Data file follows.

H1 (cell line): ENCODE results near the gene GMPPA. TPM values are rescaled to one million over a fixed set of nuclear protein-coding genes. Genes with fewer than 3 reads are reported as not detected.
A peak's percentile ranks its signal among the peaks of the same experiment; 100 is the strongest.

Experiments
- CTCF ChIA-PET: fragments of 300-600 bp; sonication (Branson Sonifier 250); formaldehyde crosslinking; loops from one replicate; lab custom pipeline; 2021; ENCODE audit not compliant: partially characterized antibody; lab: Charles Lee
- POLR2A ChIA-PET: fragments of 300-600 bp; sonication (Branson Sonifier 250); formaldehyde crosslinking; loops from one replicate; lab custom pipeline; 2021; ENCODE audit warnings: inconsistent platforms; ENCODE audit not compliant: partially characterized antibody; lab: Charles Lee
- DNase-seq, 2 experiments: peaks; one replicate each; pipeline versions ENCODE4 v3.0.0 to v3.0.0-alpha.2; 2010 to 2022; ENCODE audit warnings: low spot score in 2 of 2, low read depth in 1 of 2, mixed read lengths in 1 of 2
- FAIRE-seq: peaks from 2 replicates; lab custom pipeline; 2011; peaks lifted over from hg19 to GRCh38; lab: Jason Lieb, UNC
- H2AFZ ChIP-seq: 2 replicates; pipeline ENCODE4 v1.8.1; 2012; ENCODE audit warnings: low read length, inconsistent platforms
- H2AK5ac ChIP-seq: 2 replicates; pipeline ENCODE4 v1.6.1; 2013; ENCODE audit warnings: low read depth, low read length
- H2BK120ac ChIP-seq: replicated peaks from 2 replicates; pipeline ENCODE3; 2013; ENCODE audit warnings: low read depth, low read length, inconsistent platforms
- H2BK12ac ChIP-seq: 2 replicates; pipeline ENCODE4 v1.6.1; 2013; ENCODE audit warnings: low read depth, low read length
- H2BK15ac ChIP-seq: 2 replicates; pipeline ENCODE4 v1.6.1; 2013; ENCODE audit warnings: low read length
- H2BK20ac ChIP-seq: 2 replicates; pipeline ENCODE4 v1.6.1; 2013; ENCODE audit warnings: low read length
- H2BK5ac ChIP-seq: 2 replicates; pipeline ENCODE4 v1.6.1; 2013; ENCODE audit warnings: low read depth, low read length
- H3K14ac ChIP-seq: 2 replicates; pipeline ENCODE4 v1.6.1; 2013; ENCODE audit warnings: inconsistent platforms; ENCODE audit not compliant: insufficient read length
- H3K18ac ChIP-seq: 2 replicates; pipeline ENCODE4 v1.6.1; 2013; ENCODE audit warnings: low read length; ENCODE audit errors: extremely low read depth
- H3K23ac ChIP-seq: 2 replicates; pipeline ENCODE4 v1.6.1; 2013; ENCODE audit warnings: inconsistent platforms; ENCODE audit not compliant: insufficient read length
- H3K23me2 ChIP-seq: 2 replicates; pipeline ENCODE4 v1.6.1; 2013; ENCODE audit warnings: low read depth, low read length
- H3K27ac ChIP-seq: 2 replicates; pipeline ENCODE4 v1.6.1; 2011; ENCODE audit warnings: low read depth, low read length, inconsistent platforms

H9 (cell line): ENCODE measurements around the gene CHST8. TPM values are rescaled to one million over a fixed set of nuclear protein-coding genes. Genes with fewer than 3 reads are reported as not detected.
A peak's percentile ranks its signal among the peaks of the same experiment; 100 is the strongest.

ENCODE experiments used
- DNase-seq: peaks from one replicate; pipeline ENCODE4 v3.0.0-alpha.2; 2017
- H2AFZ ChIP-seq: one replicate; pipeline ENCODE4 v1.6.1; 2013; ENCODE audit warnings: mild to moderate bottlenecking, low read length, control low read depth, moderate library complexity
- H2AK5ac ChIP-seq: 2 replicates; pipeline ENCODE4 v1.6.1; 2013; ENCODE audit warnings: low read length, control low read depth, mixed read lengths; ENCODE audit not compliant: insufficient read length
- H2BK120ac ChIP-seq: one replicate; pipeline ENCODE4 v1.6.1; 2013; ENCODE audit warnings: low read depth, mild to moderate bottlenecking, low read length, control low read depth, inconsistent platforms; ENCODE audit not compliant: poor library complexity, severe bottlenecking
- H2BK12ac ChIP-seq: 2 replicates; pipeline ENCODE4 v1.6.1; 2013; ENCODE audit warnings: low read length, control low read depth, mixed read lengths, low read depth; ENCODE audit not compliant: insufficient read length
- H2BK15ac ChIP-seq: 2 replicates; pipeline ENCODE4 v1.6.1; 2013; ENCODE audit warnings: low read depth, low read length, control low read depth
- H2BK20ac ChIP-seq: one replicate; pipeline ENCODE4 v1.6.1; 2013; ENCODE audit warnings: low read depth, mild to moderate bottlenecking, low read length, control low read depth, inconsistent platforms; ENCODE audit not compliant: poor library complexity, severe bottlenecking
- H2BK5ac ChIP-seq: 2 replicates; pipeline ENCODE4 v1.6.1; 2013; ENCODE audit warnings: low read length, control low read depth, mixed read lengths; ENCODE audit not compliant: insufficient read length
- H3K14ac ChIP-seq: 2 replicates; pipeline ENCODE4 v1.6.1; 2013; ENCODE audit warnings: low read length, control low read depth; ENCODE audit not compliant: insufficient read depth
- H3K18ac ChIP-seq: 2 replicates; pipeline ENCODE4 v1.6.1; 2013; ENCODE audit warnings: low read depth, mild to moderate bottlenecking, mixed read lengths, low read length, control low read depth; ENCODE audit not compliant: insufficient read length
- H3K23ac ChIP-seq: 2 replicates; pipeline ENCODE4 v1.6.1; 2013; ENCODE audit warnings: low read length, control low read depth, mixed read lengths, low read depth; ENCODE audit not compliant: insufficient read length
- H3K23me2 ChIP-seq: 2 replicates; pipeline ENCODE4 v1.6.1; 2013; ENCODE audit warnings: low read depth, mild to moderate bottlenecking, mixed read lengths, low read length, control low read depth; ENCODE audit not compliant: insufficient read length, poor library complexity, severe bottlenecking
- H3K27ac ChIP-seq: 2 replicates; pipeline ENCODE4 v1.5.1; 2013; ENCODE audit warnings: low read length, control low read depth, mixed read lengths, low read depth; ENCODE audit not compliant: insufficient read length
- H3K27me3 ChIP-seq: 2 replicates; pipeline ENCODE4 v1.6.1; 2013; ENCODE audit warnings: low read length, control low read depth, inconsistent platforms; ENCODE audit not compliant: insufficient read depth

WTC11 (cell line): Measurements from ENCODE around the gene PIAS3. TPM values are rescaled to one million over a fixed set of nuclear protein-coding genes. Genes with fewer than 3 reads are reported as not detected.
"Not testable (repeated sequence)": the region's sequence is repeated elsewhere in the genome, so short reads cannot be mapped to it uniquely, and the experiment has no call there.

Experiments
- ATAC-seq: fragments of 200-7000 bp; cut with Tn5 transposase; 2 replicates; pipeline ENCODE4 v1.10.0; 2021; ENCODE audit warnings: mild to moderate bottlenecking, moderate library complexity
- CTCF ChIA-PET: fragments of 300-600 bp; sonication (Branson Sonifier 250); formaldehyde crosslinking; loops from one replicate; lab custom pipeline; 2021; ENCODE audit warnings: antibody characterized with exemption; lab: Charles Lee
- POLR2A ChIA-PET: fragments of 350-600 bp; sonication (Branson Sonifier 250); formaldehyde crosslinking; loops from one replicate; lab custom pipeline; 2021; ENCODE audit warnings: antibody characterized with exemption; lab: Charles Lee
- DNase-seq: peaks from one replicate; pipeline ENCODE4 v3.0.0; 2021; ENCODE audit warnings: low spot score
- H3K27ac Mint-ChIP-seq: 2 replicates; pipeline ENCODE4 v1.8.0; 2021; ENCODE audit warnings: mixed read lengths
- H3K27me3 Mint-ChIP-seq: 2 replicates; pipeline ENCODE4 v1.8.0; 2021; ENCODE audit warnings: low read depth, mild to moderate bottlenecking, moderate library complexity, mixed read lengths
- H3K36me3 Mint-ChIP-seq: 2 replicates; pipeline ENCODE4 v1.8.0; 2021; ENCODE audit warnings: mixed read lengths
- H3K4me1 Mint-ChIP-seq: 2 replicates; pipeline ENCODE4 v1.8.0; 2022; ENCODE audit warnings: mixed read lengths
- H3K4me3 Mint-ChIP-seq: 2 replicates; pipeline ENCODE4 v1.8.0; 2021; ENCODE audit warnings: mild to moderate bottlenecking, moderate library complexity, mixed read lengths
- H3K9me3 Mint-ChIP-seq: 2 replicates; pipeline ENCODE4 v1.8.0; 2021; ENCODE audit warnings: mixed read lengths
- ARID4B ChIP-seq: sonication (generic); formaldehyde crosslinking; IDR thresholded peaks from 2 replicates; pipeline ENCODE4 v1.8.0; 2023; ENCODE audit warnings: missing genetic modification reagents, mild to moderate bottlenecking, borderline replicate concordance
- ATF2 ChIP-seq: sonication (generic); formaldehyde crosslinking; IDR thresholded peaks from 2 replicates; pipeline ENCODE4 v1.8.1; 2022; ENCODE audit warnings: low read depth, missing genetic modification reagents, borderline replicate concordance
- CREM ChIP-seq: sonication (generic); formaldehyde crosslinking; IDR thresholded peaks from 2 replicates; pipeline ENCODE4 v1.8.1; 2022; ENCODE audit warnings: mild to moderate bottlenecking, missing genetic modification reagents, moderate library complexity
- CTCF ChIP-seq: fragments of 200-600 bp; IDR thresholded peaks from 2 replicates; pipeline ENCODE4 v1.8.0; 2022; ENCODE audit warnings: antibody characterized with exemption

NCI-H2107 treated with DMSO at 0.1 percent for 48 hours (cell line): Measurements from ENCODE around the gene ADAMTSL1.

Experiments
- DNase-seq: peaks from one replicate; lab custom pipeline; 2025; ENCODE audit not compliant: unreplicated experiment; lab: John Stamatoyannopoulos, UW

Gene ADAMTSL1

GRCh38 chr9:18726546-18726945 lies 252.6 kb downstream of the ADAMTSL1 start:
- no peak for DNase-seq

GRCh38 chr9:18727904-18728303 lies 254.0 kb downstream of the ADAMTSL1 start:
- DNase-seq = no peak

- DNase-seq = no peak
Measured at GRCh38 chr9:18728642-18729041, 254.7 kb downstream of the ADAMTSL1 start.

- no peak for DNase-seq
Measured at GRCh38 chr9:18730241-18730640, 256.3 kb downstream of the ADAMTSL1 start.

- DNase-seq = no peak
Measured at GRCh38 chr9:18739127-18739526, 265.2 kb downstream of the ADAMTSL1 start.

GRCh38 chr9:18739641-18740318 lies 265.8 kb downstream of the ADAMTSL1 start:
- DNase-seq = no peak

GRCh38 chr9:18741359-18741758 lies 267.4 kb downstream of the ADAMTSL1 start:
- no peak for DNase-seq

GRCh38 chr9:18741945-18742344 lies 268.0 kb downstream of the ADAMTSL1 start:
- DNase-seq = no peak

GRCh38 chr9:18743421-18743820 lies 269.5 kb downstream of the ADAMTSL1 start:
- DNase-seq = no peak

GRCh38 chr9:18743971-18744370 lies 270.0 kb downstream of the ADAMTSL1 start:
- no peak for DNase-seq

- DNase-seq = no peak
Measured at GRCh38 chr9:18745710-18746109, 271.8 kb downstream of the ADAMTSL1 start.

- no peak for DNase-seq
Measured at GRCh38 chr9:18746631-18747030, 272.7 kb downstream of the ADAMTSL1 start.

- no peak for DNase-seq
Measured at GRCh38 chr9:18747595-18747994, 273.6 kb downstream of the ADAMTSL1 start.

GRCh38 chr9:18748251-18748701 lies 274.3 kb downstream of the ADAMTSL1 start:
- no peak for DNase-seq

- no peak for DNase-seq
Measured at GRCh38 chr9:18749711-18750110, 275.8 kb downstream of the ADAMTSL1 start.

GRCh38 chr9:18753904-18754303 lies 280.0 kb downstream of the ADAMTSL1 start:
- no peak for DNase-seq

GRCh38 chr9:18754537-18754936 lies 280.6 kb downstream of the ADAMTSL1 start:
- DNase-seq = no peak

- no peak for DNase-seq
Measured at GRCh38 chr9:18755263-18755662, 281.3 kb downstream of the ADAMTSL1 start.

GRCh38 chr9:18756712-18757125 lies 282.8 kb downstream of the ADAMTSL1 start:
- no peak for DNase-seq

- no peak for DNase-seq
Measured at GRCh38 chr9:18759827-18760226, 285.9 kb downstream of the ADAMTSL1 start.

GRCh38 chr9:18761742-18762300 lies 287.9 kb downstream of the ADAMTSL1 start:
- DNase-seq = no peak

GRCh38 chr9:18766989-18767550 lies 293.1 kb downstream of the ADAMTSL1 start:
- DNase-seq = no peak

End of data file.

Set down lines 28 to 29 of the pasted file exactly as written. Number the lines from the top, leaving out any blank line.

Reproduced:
- H2BK15ac ChIP-seq: 2 replicates; pipeline ENCODE4 v1.6.1; 2013; ENCODE audit warnings: low read depth, low read length, control low read depth
- H2BK20ac ChIP-seq: one replicate; pipeline ENCODE4 v1.6.1; 2013; ENCODE audit warnings: low read depth, mild to moderate bottlenecking, low read length, control low read depth, inconsistent platforms; ENCODE audit not compliant: poor library complexity, severe bottlenecking